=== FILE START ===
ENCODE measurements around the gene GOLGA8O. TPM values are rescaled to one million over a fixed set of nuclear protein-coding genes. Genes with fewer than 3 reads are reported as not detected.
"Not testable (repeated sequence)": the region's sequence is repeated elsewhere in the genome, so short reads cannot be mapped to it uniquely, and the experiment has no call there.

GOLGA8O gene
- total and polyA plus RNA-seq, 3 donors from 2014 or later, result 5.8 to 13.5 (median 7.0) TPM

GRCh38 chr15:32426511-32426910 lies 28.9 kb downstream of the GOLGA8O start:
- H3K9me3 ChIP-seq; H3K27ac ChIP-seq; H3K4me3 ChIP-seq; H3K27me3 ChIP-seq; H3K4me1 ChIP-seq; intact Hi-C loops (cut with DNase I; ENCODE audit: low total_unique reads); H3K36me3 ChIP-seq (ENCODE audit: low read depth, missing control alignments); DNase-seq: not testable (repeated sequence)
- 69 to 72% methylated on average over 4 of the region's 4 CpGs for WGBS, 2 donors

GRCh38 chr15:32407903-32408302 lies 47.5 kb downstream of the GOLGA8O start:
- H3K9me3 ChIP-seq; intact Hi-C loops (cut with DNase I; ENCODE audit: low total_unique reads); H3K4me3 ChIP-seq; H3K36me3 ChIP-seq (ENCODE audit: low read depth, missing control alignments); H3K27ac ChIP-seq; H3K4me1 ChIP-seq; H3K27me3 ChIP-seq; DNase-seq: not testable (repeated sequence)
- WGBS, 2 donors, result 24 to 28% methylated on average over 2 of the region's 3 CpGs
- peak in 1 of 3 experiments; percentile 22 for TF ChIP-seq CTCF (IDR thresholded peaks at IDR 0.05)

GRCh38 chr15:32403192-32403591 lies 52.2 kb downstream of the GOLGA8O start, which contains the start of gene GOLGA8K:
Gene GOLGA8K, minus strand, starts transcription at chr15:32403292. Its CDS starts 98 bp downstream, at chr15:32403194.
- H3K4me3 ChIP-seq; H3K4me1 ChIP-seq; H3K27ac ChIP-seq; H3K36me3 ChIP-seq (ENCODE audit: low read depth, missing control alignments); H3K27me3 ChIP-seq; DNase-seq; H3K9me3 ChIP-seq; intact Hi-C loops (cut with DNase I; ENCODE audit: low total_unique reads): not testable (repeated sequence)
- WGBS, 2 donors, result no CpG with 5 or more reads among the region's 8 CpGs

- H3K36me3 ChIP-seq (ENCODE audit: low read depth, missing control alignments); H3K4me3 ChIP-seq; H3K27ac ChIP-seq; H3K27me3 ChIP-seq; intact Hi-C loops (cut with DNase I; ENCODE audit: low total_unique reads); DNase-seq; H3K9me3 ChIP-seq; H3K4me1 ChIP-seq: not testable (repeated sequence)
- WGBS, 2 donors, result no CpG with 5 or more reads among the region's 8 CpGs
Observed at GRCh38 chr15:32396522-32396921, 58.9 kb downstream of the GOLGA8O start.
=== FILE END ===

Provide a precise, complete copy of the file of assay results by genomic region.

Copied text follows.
ENCODE measurements around the gene GOLGA8O. TPM values are rescaled to one million over a fixed set of nuclear protein-coding genes. Genes with fewer than 3 reads are reported as not detected.
"Not testable (repeated sequence)": the region's sequence is repeated elsewhere in the genome, so short reads cannot be mapped to it uniquely, and the experiment has no call there.

GOLGA8O gene
- total and polyA plus RNA-seq, 3 donors from 2014 or later, result 5.8 to 13.5 (median 7.0) TPM

GRCh38 chr15:32426511-32426910 lies 28.9 kb downstream of the GOLGA8O start:
- H3K9me3 ChIP-seq; H3K27ac ChIP-seq; H3K4me3 ChIP-seq; H3K27me3 ChIP-seq; H3K4me1 ChIP-seq; intact Hi-C loops (cut with DNase I; ENCODE audit: low total_unique reads); H3K36me3 ChIP-seq (ENCODE audit: low read depth, missing control alignments); DNase-seq: not testable (repeated sequence)
- 69 to 72% methylated on average over 4 of the region's 4 CpGs for WGBS, 2 donors

GRCh38 chr15:32407903-32408302 lies 47.5 kb downstream of the GOLGA8O start:
- H3K9me3 ChIP-seq; intact Hi-C loops (cut with DNase I; ENCODE audit: low total_unique reads); H3K4me3 ChIP-seq; H3K36me3 ChIP-seq (ENCODE audit: low read depth, missing control alignments); H3K27ac ChIP-seq; H3K4me1 ChIP-seq; H3K27me3 ChIP-seq; DNase-seq: not testable (repeated sequence)
- WGBS, 2 donors, result 24 to 28% methylated on average over 2 of the region's 3 CpGs
- peak in 1 of 3 experiments; percentile 22 for TF ChIP-seq CTCF (IDR thresholded peaks at IDR 0.05)

GRCh38 chr15:32403192-32403591 lies 52.2 kb downstream of the GOLGA8O start, which contains the start of gene GOLGA8K:
Gene GOLGA8K, minus strand, starts transcription at chr15:32403292. Its CDS starts 98 bp downstream, at chr15:32403194.
- H3K4me3 ChIP-seq; H3K4me1 ChIP-seq; H3K27ac ChIP-seq; H3K36me3 ChIP-seq (ENCODE audit: low read depth, missing control alignments); H3K27me3 ChIP-seq; DNase-seq; H3K9me3 ChIP-seq; intact Hi-C loops (cut with DNase I; ENCODE audit: low total_unique reads): not testable (repeated sequence)
- WGBS, 2 donors, result no CpG with 5 or more reads among the region's 8 CpGs

- H3K36me3 ChIP-seq (ENCODE audit: low read depth, missing control alignments); H3K4me3 ChIP-seq; H3K27ac ChIP-seq; H3K27me3 ChIP-seq; intact Hi-C loops (cut with DNase I; ENCODE audit: low total_unique reads); DNase-seq; H3K9me3 ChIP-seq; H3K4me1 ChIP-seq: not testable (repeated sequence)
- WGBS, 2 donors, result no CpG with 5 or more reads among the region's 8 CpGs
Observed at GRCh38 chr15:32396522-32396921, 58.9 kb downstream of the GOLGA8O start.